H.R. 6061 (109th): Secure Fence Act of 2006

Introduced:
Sep 13, 2006 (109th Congress, 2005–2006)
Status:
Signed by the President
Slip Law:
This bill became Pub.L. 109-367.
Sponsor
Peter “Pete” King
Representative for New York's 3rd congressional district
Party
Republican
Text
Read Text »
Last Updated
Oct 24, 2006
Length
3 pages
Related Bills
H.Res. 1002 (rule)

Agreed To (Simple Resolution)
Sep 14, 2006

 
Status

This bill was enacted after being signed by the President on October 26, 2006.

Progress
Introduced Sep 13, 2006
Referred to Committee Sep 13, 2006
Passed House Sep 14, 2006
Passed Senate Sep 29, 2006
Signed by the President Oct 26, 2006
 
Full Title

To establish operational control over the international land and maritime borders of the United States.

Summary

No summaries available.

Votes
Sep 14, 2006 3:41 p.m.
Passed 283/138
Sep 20, 2006 11:17 a.m.
Cloture Motion Agreed to 94/0
Sep 28, 2006 7:11 p.m.
Cloture Motion Agreed to 71/28
Sep 29, 2006 9:30 p.m.
Bill Passed 80/19

Cosponsors
42 cosponsors (41R, 1D) (show)
Committees

House Homeland Security

The committee chair determines whether a bill will move past the committee stage.

 
Primary Source

THOMAS.gov (The Library of Congress)

GovTrack gets most information from THOMAS, which is updated generally one day after events occur. Activity since the last update may not be reflected here. Data comes via the congress project.

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Notes

H.R. stands for House of Representatives bill.

A bill must be passed by both the House and Senate in identical form and then be signed by the president to become law.

GovTrack’s Bill Summary

We don’t have a summary available yet.

Library of Congress Summary

The summary below was written by the Congressional Research Service, which is a nonpartisan division of the Library of Congress.


10/26/2006--Public Law.
Secure Fence Act of 2006 - Directs the Secretary of Homeland Security, within 18 months of enactment of this Act, to take appropriate actions to achieve operational control over U.S. international land and maritime borders, including:
(1) systematic border surveillance through more effective use of personnel and technology, such as unmanned aerial vehicles, ground-based sensors, satellites, radar coverage, and cameras; and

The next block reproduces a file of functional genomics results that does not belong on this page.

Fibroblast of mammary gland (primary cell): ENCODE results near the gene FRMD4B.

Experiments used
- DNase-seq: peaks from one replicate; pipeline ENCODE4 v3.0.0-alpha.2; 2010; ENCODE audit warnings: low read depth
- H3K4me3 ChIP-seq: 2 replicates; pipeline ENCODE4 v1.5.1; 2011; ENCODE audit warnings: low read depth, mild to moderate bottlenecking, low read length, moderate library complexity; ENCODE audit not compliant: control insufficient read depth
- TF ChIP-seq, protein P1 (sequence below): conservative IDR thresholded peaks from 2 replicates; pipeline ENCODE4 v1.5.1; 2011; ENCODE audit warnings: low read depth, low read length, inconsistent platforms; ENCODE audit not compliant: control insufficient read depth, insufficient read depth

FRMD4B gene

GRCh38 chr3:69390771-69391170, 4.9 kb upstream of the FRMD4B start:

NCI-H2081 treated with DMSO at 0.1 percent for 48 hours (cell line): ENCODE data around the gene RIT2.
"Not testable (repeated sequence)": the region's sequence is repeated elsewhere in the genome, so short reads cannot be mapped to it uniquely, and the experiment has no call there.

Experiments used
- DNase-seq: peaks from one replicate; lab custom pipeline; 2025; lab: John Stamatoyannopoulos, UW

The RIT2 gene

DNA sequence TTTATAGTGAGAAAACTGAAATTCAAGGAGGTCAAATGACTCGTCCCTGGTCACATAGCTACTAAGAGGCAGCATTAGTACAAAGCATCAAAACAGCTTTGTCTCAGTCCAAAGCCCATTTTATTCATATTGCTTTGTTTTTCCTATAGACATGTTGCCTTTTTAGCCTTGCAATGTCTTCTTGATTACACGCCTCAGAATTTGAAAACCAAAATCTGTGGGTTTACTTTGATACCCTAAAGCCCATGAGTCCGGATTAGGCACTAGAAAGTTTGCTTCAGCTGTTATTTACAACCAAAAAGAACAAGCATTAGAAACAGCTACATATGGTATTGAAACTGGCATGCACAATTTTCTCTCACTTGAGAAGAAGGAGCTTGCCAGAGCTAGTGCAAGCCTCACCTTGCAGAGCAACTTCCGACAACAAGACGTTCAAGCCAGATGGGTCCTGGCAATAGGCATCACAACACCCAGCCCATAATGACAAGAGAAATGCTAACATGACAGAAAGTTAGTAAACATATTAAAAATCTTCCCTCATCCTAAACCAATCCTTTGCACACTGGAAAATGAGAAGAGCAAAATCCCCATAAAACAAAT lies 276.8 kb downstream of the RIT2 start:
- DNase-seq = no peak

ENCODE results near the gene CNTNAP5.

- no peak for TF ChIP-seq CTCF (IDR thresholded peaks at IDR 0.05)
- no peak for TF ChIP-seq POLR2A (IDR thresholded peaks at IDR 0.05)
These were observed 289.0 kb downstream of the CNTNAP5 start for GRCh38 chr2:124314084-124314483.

(2) physical infrastructure enhancements to prevent unlawful border entry and facilitate border access by U.S. Customs and Border Protection, such as additional checkpoints, all weather access roads, and vehicle barriers.
Defines "operational control" as the prevention of all unlawful U.S. entries, including entries by terrorists, other unlawful aliens, instruments of terrorism, narcotics, and other contraband.
Directs the Secretary to report annually to Congress on border control progress.
Amends the Illegal Immigration Reform and Immigrant Responsibility Act of 1996 to direct the Secretary to provide at least two layers of reinforced fencing, installation of additional physical barriers, roads, lighting, cameras, and sensors extending:
(1) from ten miles west of the Tecate, California, port of entry to ten miles east of the Tecate, California, port of entry;
(2) from ten miles west of the Calexico, California, port of entry to five miles east of the Douglas, Arizona, port of entry (requiring installation of an interlocking surveillance camera system by May 30, 2007, and fence completion by May 30, 2008);
(3) from five miles west of the Columbus, New Mexico, port of entry to ten miles east of El Paso, Texas;
(4) from five miles northwest of the Del Rio, Texas, port of entry to five miles southeast of the Eagle Pass, Texas, port of entry; and
(5) 15 miles northwest of the Laredo, Texas, port of entry to the Brownsville, Texas, port of entry (requiring fence completion from 15 miles northwest of the Laredo, Texas, port of entry to 15 southeast of the Laredo, Texas, port of entry by December 31, 2008).
States that if an area has an elevation grade exceeding 10% the Secretary may use other means to secure such area, including surveillance and barrier tools.
Directs the Secretary to:
(1) study and report to the House Committee on Homeland Security and the Senate Committee on Homeland Security and Governmental Affairs on the necessity, feasibility, and economic impact of constructing a state-of-the-art infrastructure security system along the U.S. northern international land and maritime border; and
(2) evaluate and report to such Committees on U.S. Customs and Border Protection authority (and possible expansion of authority) to stop fleeing vehicles that enter the United States illegally, including related training, technology, and equipment reviews.

House Republican Conference Summary

The summary below was written by the House Republican Conference, which is the caucus of Republicans in the House of Representatives.


No summary available.

House Democratic Caucus Summary

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